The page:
Tips on Social Investing Hopewell Junction NY

Socially responsible investing is the process of choosing investments based on both financial and ethical values. Here are some tips on how to achieve successful social investment.

Local Companies

Mr. Douglas Wise, CFP®
203-792-3057
7 Fairfield Ct
Danbury, CT
Mr. Gerald Dailey, CFP®
860-350-3032
2 Mill Pond Rd
Sherman, CT
Mr. Mark Robertson, CFP®
845-621-4288
1 Rustic Ln
Mahopac, NY
Mr. Sean O'Connor, CFP®
845-724-2280
77 carol lane
Poughquag, NY
Joanne Marion
Marion Financial Advisors

(914) 584-0518
2454 Trelawn Street
Yorktown Heights, NY
Mr. Christopher Occhuizzo, CFP®
(203)792-8088
4 Regal Dr
Danbury, CT
Grant Ulrick, CFP®
(203)238-8030
6001 Heartwood Ln
Danbury, CT
Mr. Frank Pipala, CFP®
(845)225-7273
1822 Route 6
Carmel, NY
Mr. Patrick Fillette, CFP®
(845)255-5888
181 Dubois Road
New Paltz, NY
Ms. Lisa Rossi, CFP®
914-556-8582
6 Kipps Ct
Somers, NY
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Some people are afraid to invest because they think it might be immoral. They don’t want to encourage excessive greed, contribute to environmental damage, or make choices that go against their religious convictions.



And here’s the thing: they don’t have to. Socially responsible investing is the process of choosing investments based on both financial and ethical values. It involves careful research and monitoring of investments, which is what any investor should be doing anyway.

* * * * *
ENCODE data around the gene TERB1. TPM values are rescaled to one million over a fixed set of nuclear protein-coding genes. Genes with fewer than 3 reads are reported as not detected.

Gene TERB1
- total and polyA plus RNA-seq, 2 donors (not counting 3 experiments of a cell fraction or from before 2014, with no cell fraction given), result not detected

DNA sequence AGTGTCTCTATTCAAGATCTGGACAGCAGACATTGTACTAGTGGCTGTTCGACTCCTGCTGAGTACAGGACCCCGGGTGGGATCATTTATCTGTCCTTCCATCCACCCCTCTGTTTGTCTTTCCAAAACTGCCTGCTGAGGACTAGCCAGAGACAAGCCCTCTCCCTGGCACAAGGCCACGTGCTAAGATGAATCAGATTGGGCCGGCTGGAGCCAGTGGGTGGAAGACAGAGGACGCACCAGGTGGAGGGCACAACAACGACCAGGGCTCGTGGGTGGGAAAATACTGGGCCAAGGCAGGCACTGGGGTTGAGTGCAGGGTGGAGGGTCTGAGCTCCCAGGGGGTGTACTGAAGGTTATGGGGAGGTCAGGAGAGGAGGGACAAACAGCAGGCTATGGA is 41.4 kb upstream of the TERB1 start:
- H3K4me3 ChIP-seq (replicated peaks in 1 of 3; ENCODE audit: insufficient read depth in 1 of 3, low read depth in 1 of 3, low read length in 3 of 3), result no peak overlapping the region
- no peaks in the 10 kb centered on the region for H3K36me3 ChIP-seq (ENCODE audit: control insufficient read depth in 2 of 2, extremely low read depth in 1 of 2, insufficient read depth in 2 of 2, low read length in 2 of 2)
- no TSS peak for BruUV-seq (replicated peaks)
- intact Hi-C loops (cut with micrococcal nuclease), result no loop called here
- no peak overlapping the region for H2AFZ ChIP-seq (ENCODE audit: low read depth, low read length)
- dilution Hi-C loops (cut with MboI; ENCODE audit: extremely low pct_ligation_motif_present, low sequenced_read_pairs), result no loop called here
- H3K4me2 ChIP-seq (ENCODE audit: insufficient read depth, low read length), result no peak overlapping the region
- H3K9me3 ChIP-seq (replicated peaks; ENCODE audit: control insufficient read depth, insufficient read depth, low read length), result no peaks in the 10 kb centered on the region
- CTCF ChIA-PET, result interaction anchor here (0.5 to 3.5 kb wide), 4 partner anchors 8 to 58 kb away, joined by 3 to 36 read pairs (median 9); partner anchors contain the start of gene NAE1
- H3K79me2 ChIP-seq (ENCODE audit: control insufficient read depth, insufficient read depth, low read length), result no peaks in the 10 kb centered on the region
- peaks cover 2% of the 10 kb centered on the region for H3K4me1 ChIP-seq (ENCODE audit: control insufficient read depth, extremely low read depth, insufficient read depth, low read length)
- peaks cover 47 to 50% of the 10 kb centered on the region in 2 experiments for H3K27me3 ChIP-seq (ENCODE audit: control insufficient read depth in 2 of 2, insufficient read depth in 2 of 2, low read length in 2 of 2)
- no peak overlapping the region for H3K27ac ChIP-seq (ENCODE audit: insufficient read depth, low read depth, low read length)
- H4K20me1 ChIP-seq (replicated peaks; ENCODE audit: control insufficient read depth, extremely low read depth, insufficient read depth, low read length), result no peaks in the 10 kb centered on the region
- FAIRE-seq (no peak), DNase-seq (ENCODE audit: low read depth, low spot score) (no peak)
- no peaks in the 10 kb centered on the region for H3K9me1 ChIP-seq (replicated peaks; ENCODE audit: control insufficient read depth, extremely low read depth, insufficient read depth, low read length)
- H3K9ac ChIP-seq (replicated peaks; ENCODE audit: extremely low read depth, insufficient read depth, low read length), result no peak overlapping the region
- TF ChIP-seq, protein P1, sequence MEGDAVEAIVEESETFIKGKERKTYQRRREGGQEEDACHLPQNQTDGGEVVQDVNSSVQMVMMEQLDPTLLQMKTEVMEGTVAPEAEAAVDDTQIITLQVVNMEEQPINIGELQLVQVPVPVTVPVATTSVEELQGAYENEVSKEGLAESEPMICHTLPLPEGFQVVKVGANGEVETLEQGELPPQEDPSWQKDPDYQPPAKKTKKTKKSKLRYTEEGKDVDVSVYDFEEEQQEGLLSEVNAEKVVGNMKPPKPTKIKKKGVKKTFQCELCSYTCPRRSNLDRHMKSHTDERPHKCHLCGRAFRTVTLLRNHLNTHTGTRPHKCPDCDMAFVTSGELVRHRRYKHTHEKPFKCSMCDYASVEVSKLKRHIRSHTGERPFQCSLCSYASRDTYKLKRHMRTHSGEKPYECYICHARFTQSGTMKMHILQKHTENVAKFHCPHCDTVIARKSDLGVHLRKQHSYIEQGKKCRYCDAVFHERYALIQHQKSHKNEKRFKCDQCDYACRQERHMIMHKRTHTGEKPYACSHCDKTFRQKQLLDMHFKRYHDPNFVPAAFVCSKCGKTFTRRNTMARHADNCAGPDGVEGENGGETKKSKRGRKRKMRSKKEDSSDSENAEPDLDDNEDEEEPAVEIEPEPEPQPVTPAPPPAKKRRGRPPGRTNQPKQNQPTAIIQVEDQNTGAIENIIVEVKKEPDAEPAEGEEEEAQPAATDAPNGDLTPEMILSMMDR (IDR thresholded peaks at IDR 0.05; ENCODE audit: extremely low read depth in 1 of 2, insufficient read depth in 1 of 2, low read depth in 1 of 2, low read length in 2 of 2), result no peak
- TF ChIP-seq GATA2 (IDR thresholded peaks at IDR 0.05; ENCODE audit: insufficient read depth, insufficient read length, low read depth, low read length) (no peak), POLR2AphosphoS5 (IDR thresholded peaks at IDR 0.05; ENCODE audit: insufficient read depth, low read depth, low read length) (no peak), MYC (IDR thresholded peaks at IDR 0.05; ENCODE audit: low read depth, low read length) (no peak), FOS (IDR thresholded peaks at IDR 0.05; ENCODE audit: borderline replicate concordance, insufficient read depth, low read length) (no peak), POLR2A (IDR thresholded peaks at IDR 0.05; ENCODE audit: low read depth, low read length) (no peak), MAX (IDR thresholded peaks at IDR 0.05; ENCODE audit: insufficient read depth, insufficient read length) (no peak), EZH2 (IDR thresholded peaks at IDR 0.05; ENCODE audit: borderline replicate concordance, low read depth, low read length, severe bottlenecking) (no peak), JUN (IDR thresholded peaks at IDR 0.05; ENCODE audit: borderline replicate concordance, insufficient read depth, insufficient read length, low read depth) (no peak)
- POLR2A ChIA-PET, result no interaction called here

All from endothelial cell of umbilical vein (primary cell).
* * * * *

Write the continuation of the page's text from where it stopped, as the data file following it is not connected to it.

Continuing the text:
Social investing is pure capitalism, not charity. The people who have the money to invest expect those who need funds to meet certain standards. Some social investors are guided by political ideology or religious beliefs covering a broad spectrum of ideas, but others simply want companies to reveal their business practices and operate for the benefit of shareholders, not managers. After all, isn’t that how it should be?

The primary way to succeed through social investing is to do careful research. First, you need to see if the investment meets your financial goals. Then, you need to see if it makes good economic sense. Both steps are necessary. Read the annual report on Form 10K. What is the company’s business? What is going right, and what isn’t going well? How much debt does the company have? How profitable is it? Are profits growing or shrinking? Are customers paying their bills? Is inventory being s

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